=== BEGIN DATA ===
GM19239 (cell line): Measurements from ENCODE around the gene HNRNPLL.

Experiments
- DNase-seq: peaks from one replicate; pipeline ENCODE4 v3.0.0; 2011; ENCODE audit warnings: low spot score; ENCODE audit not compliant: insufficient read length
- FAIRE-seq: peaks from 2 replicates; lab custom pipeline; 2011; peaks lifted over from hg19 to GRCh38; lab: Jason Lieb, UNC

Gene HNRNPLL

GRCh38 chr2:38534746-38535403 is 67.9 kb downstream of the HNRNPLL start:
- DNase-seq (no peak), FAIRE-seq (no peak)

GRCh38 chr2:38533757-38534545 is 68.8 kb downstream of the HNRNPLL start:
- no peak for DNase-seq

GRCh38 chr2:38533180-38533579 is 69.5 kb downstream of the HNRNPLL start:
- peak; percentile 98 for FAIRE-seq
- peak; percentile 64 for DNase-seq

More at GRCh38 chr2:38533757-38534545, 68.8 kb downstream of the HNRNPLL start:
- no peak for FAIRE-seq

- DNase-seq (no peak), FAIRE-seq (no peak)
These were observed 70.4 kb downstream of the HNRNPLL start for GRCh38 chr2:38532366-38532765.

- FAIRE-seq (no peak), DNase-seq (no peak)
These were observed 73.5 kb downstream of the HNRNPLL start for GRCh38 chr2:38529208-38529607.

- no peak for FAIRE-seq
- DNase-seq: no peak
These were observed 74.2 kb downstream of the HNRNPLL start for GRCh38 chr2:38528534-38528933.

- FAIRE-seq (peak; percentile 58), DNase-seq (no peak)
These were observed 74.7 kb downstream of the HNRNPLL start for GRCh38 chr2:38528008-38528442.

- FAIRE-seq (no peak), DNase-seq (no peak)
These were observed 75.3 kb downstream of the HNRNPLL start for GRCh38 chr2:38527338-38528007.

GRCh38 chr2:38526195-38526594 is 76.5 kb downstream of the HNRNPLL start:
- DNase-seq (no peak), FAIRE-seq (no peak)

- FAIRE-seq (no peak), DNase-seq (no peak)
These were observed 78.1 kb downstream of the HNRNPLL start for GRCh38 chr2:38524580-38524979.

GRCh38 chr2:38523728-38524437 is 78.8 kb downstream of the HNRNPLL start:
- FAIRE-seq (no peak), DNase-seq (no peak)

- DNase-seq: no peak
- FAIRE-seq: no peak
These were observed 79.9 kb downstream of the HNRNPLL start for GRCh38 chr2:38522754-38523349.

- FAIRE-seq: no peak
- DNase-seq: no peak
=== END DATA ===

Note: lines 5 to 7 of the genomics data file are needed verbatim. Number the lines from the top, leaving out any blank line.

Gene HNRNPLL

GRCh38 chr2:38534746-38535403 is 67.9 kb downstream of the HNRNPLL start:
- DNase-seq (no peak), FAIRE-seq (no peak)